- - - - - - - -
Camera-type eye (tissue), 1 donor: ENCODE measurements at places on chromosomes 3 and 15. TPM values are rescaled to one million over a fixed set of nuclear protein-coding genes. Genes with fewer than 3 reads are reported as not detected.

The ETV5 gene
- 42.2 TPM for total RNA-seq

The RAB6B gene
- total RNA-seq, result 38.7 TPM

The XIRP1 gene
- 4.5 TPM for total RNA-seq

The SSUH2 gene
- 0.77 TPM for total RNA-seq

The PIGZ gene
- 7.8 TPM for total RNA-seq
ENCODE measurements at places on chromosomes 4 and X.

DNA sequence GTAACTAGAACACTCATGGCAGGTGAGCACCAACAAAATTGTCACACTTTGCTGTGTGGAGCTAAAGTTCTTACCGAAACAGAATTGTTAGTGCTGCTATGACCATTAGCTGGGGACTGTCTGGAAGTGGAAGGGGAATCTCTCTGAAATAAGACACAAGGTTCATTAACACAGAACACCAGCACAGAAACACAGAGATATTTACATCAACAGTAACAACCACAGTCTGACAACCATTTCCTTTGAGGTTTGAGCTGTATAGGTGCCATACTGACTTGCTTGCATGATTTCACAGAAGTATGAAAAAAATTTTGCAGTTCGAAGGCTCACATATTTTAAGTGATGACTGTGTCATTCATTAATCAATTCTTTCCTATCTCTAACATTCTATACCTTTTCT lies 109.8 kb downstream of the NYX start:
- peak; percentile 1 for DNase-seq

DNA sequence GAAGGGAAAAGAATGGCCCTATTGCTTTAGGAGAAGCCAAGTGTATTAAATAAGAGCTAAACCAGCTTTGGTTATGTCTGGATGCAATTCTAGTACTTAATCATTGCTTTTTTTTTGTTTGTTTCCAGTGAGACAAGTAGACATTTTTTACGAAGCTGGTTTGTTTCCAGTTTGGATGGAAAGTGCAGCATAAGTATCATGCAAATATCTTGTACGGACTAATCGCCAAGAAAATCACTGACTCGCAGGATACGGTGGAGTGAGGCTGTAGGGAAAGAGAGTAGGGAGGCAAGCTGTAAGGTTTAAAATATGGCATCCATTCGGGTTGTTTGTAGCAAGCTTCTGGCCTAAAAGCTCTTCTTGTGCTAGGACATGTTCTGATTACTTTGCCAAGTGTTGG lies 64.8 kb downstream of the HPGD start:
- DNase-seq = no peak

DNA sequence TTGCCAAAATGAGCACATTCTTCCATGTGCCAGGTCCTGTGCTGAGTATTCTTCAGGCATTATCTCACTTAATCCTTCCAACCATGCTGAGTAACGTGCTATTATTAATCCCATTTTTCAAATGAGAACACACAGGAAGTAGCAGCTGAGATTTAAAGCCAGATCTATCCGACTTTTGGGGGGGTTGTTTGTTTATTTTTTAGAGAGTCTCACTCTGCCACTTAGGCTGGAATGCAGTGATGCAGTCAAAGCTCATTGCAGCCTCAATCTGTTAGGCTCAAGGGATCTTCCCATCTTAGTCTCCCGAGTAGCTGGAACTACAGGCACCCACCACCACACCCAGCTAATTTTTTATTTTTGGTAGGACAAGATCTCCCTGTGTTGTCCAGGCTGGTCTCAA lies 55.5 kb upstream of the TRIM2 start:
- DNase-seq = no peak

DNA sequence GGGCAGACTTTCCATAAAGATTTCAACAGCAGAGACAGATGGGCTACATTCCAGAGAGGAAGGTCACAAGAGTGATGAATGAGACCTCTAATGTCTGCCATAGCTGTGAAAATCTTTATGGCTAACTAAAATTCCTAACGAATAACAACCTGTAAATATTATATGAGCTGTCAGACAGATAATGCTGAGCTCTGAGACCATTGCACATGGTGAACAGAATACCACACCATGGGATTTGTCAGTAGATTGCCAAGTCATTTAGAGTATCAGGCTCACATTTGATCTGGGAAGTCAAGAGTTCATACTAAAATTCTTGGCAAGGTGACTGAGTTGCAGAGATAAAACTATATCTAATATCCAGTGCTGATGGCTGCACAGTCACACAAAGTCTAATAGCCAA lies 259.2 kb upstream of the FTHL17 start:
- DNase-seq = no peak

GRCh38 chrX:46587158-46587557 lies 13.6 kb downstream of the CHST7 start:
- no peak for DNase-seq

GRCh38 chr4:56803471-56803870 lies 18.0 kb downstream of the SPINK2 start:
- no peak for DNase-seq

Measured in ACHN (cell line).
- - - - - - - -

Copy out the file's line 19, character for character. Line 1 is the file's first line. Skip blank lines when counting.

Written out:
DNA sequence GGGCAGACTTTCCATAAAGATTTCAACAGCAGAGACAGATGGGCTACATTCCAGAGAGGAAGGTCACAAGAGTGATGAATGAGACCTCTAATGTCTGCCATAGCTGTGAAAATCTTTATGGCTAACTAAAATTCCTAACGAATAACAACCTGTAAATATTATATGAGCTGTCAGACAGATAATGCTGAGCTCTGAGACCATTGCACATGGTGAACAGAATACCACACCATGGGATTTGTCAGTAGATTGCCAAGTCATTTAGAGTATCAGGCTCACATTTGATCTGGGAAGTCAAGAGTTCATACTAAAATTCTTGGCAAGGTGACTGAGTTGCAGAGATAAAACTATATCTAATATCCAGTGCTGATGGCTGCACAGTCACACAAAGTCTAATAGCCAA lies 259.2 kb upstream of the FTHL17 start: